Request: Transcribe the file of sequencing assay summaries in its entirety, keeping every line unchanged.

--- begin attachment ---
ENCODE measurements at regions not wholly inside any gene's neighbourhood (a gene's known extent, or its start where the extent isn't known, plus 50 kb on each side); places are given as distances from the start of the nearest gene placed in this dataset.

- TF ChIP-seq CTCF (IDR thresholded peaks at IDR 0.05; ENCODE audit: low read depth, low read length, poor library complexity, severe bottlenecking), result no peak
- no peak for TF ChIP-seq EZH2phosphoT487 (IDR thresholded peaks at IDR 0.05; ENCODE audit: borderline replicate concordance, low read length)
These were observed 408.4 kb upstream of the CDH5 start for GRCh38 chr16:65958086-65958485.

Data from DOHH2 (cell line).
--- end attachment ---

ENCODE measurements at regions not wholly inside any gene's neighbourhood (a gene's known extent, or its start where the extent isn't known, plus 50 kb on each side); places are given as distances from the start of the nearest gene placed in this dataset.

- TF ChIP-seq CTCF (IDR thresholded peaks at IDR 0.05; ENCODE audit: low read depth, low read length, poor library complexity, severe bottlenecking), result no peak
- no peak for TF ChIP-seq EZH2phosphoT487 (IDR thresholded peaks at IDR 0.05; ENCODE audit: borderline replicate concordance, low read length)
These were observed 408.4 kb upstream of the CDH5 start for GRCh38 chr16:65958086-65958485.

Data from DOHH2 (cell line).